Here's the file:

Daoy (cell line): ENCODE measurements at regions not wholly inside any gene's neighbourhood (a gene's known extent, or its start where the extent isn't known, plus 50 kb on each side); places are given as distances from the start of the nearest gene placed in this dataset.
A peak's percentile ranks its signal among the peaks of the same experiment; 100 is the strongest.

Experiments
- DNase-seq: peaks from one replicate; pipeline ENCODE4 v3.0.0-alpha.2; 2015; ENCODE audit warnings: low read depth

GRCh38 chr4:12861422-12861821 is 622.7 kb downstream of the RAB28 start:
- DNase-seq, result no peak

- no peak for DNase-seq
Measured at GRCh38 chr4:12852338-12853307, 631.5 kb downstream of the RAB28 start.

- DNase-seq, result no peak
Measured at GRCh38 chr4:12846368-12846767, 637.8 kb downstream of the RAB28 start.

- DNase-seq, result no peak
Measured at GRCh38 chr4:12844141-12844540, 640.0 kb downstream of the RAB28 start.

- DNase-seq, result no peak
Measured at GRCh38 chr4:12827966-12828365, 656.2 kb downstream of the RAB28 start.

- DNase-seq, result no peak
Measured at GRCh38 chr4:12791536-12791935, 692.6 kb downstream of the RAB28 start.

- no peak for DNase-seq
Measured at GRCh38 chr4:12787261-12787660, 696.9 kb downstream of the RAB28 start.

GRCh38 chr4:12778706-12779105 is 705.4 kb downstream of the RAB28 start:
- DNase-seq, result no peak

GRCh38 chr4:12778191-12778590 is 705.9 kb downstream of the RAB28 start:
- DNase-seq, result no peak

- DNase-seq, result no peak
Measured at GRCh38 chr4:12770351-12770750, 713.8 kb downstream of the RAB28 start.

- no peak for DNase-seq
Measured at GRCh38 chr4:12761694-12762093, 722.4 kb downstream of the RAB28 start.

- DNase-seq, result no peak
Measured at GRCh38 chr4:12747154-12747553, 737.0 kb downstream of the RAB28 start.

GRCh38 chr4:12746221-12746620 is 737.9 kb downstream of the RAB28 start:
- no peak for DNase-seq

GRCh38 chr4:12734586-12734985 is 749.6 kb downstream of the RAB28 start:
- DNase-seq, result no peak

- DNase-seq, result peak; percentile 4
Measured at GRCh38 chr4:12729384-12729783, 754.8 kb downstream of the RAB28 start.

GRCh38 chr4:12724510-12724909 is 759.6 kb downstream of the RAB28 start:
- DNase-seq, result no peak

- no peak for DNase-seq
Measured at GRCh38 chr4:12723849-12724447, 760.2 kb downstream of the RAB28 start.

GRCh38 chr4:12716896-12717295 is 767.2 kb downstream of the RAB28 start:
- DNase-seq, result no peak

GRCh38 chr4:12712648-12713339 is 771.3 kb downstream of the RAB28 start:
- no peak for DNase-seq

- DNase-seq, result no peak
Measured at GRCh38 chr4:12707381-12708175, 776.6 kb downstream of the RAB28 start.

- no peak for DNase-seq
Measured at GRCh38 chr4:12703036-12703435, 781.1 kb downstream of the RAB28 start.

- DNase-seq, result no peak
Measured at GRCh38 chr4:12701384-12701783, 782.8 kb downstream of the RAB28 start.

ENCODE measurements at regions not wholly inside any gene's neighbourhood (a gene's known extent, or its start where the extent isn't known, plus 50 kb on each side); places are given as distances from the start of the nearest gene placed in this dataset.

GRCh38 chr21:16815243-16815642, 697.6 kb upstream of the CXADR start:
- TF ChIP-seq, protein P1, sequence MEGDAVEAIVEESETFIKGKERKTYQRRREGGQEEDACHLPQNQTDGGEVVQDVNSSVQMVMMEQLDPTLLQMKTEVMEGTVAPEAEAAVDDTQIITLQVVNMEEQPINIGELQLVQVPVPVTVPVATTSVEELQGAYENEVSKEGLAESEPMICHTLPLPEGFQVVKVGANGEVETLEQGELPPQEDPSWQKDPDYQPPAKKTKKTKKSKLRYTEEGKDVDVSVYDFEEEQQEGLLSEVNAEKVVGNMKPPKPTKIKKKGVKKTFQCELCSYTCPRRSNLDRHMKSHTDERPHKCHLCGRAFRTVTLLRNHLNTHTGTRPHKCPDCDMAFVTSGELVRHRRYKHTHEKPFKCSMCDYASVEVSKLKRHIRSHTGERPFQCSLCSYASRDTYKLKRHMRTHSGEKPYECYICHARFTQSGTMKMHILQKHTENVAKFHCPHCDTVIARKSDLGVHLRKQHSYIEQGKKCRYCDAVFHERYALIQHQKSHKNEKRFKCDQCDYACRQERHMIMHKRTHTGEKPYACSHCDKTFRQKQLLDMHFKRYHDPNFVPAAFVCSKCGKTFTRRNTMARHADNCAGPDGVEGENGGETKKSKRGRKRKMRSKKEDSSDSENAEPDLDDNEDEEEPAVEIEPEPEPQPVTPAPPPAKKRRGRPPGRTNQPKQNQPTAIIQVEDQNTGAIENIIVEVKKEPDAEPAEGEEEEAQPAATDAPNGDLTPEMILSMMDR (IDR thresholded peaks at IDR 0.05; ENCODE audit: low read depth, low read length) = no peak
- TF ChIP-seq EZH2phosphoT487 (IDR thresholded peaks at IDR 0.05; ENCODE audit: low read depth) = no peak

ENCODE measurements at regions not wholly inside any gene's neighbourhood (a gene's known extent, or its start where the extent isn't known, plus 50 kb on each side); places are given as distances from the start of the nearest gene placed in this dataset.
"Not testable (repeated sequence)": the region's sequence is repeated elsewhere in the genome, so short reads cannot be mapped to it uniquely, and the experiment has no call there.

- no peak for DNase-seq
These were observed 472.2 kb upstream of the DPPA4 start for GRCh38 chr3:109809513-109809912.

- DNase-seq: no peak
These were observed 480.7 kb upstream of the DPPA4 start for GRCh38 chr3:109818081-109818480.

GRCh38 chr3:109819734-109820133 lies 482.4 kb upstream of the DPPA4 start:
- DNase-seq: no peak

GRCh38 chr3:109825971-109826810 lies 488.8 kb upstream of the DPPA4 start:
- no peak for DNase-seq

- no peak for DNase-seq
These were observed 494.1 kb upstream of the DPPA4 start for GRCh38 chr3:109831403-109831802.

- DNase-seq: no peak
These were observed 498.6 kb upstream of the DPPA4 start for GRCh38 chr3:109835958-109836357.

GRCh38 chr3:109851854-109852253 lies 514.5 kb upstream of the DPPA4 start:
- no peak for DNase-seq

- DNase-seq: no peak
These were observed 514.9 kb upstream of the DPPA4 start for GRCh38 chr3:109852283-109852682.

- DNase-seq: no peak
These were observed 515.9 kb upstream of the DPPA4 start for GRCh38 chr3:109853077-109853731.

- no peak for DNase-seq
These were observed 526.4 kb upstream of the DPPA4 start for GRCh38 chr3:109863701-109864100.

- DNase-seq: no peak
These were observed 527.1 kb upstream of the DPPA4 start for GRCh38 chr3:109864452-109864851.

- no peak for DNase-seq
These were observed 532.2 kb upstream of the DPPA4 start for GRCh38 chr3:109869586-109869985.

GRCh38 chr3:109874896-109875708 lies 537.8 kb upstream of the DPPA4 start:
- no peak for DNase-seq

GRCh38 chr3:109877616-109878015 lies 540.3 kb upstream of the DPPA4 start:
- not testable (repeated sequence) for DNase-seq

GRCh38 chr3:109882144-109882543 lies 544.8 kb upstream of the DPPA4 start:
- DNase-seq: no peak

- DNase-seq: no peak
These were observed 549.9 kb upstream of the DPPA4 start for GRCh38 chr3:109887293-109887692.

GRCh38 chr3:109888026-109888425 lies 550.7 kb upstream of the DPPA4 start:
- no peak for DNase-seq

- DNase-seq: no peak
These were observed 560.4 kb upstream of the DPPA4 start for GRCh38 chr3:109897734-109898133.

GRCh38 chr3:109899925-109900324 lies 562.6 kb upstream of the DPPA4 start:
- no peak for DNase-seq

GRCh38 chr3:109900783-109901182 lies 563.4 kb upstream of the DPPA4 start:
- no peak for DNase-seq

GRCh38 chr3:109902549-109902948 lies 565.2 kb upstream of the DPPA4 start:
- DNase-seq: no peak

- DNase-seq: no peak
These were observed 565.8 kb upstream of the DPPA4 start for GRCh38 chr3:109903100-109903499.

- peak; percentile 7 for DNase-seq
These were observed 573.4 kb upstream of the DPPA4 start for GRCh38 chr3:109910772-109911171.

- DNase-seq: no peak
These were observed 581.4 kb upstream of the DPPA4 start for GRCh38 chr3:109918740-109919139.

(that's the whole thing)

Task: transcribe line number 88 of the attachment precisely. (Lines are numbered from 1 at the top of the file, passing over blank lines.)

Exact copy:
- no peak for DNase-seq